Monday, 2 December 2019
Report No. 15 of 2019-20; Consideration
That the Senate take note of the document.
I rise to speak on the National broadband network fixed line migration—service continuity and complaints management report by the ANAO. We know the NBN migration for too many customers has been less than ideal. According to the audit, NBN Co has not been fixing faults on time, and it did not have adequate processes to find out the root cause of frequent complaints. The Auditor-General has recommended the company set up better monitoring processes and review its complaints process. The report said:
Entities should regularly monitor and analyse the complaints they receive in order to understand any trends or systemic issues that may be occurring …
However, the auditor said that NBN Co did not count delays when a user missed their appointment with a technician at home, which meant it could be taking even longer to solve complaints than NBN Co was actually claiming. The ANAO said complaints that took longer than NBN Co's time lines to resolve often dragged out.
We know in practice the NBN migration for HFC has been a complete debacle. We know, for starters, NBN Co was forced to abandon the Optus HFC network altogether, despite previously trying to deny it was not fit for purpose. Mike Quigley had concluded in two weeks this network could not be used, and it took the coalition three years. We then found out that the remainder of the HFC network was having reliability problems as well. You might recall in November 2017 NBN announced a sudden halt to the rollout of the HFC network. This panicked response came a week after the Senate committee began honing in on HFC issues. Apparently this HFC technology was going to be a game changer—so game changing that the HFC rollout had to be halted because the technology was unreliable and causing dropouts. The HFC delay cost Australian taxpayers $800 million, and the cost for the HFC rollout has blown out five years in a row. At the time, NBN Co declared there would be a six- to nine-month delay, but this was clearly not the case. We know of many areas across the country which have been delayed well beyond 12 months.
Worst still, once an area became ready for service, there were still many HFC premises within the area that were not ready to connect. For months on end, they would be delayed without any good explanation. Worse still, when making inquiries, residents would receive vague and flaky responses. In one example that was recently raised in Senate estimates, a resident in South Australia was supposed to have their HFC service first connected in February 2017. That connection then got delayed. Then in November 2017 there was a national pause in the HFC NBN rollout, due to the reliability and dropout issues. As a result, the connection date was delayed to June 2019, despite NBN Co saying at the time the delay would be an average of six to nine months. After having placed an order with an ISP well in advance, one week prior to June 2019 the resident was advised that their NBN connection would be delayed further. This occurred despite their neighbour's home being connected to the NBN on time. They were then told that they could connect to the NBN in January 2020. Then, only a few months later, that got delayed until June 2020. Then, after several follow-ups, the NBN advised that the website was incorrect and it was actually revised to March 2020.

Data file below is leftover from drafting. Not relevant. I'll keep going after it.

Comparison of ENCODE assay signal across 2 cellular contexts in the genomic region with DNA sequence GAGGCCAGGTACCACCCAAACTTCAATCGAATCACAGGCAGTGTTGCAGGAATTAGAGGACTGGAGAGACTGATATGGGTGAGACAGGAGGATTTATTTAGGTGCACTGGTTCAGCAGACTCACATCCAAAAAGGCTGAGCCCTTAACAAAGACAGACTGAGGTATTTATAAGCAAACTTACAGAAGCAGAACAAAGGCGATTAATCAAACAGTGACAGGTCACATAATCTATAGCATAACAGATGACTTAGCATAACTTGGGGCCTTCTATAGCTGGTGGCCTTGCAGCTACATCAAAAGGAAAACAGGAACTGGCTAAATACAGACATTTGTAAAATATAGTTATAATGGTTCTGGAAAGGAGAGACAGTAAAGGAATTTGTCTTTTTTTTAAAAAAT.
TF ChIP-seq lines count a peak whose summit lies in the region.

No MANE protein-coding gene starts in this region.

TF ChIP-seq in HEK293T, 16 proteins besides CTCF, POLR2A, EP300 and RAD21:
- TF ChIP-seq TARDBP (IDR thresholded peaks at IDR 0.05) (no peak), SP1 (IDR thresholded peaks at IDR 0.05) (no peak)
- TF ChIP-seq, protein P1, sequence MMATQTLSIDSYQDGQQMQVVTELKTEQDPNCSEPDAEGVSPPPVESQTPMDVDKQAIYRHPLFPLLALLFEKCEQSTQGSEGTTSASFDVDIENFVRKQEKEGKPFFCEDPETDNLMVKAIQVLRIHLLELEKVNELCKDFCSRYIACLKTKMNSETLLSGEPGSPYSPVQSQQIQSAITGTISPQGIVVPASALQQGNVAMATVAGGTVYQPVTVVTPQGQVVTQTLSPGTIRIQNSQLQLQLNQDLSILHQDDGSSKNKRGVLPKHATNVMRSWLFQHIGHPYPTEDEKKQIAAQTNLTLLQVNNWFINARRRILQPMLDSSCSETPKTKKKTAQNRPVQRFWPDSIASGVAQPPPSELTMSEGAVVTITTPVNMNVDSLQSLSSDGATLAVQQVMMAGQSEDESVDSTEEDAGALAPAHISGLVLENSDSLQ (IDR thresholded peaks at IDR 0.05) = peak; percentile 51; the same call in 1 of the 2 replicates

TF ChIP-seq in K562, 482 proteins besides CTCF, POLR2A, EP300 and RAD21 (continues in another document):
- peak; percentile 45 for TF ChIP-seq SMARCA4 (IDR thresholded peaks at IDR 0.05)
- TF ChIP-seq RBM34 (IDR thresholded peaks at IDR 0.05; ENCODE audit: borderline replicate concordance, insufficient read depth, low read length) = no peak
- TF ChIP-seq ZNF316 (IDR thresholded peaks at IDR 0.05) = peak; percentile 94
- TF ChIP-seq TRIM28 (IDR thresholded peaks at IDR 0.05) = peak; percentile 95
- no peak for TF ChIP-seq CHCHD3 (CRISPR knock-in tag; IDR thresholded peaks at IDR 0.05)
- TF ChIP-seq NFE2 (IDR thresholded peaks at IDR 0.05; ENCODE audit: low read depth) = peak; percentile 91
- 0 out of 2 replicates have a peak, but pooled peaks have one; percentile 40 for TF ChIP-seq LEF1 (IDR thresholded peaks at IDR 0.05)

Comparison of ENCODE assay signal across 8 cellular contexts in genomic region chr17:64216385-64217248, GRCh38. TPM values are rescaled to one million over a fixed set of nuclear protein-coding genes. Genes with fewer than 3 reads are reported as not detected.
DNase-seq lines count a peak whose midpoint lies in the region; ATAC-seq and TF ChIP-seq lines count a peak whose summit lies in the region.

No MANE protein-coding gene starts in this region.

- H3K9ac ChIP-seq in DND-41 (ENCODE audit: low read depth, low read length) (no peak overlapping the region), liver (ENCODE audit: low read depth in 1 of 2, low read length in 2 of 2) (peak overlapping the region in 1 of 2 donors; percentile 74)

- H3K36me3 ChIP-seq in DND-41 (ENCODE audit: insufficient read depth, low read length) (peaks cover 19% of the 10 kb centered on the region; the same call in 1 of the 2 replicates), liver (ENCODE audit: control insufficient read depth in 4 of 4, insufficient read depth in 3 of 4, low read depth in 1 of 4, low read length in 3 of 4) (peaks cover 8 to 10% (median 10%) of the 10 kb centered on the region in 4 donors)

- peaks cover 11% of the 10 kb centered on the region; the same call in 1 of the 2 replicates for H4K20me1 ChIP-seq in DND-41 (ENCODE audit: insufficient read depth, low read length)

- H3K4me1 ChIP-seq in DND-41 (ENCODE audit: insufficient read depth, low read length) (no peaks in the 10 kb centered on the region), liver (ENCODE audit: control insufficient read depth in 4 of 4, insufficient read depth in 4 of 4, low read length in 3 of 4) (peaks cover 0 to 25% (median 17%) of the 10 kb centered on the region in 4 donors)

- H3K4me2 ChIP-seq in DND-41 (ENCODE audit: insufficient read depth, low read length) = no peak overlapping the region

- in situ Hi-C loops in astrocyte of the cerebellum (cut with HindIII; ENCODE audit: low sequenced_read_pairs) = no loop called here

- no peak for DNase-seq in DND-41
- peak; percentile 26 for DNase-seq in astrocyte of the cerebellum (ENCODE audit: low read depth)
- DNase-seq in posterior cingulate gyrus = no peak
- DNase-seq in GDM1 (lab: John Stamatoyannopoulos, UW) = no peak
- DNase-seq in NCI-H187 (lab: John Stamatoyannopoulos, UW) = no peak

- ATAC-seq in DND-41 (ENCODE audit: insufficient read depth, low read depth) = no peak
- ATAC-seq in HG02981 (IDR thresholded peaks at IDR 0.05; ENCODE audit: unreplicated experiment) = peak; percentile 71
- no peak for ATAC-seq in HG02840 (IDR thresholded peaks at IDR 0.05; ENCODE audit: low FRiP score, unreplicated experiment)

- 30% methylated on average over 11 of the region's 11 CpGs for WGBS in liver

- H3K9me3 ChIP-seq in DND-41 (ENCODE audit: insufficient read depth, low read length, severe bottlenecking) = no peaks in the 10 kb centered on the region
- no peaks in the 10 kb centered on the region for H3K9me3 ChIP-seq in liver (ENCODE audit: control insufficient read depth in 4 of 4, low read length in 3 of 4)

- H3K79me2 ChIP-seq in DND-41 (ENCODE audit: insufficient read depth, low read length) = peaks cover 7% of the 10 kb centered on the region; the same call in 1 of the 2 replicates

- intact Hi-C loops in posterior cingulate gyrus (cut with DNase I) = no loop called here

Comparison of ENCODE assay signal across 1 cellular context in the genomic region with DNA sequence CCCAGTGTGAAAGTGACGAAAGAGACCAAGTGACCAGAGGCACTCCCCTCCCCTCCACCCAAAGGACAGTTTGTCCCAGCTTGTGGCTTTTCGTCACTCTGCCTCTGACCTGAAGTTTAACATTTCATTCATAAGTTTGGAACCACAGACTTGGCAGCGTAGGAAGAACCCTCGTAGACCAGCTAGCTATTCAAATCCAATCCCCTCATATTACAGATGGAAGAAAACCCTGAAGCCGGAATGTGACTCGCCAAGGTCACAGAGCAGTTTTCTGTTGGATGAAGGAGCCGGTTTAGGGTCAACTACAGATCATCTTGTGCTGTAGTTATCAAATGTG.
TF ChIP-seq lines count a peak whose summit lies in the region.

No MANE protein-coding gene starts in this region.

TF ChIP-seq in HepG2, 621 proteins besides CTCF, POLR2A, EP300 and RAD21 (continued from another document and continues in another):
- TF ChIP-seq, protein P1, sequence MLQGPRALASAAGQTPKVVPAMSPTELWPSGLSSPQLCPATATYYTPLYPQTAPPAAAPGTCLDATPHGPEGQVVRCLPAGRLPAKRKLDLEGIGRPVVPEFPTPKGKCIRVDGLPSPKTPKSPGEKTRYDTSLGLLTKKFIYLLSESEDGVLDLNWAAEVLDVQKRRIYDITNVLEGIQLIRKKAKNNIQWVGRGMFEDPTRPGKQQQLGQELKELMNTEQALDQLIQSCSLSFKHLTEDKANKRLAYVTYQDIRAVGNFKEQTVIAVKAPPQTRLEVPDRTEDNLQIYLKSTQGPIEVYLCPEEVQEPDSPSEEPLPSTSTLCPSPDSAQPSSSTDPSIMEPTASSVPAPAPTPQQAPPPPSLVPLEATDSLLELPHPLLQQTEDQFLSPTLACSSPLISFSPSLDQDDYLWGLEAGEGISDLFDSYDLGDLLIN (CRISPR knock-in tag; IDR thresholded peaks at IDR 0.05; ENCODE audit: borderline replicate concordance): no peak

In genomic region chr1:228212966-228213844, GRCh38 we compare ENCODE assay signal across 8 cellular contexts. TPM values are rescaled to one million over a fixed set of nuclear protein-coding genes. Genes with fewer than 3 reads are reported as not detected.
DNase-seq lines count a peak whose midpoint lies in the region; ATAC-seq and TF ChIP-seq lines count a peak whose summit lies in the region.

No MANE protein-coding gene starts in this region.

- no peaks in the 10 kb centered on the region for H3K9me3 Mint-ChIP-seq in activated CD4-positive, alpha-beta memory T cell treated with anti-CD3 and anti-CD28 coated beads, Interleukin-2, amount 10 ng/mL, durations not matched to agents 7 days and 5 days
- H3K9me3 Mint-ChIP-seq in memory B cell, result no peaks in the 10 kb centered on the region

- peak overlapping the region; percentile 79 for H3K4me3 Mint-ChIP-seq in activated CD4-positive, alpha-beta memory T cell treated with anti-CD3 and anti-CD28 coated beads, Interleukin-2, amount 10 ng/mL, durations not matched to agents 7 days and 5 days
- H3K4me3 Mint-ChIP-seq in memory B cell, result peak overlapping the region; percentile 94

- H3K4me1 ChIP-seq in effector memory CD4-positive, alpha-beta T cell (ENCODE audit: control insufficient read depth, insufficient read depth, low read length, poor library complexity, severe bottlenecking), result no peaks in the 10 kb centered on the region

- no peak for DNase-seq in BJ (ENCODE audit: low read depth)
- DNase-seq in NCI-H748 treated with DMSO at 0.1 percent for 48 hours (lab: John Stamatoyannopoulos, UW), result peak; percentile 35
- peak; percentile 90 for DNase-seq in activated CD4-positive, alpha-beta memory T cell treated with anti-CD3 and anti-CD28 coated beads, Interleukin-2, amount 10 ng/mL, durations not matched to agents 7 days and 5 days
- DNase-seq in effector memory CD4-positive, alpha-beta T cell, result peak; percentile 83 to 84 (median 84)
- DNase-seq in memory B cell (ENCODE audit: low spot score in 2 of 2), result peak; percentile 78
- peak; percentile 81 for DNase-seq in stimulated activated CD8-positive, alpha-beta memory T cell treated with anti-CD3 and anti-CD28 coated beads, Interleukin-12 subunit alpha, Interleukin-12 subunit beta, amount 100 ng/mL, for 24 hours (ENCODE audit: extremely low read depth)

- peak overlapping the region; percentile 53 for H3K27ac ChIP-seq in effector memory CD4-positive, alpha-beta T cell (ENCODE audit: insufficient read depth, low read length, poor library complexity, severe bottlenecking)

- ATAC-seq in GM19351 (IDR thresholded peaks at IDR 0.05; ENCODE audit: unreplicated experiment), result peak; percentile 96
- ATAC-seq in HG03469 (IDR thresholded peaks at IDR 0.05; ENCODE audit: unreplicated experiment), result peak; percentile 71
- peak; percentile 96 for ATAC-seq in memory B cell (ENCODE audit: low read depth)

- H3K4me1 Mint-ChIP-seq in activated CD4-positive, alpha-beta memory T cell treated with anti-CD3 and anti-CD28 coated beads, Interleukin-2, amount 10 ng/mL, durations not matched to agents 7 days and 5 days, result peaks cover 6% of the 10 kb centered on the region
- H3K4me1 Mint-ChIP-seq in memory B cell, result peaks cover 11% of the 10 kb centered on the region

This individual has chased up NBN Co and their local member countless times. Not once have the responses provided any useful information about why there has been delay upon delay. Not once has there been an adequate explanation of why their neighbours can connect and this individual has to wait an extra nine months for, apparently, minor pit works. When I raised the matter with NBN executives in Senate estimates, I received a reasonable explanation. So why couldn't this type of explanation simply have been provided directly to the consumer? There was no good explanation offered by NBN Co. Several days later, after having the light shone on them, NBN attended the premises of the resident who had experienced delay after delay and got him connected. So it shouldn't be that hard.
According to the NBN weekly report, there are 325,000 premises still classified as service class 0. These consumers deserve accurate and forthright information about the reason for their delay, even if this does not speed the process up. (Time expired)
Question agreed to.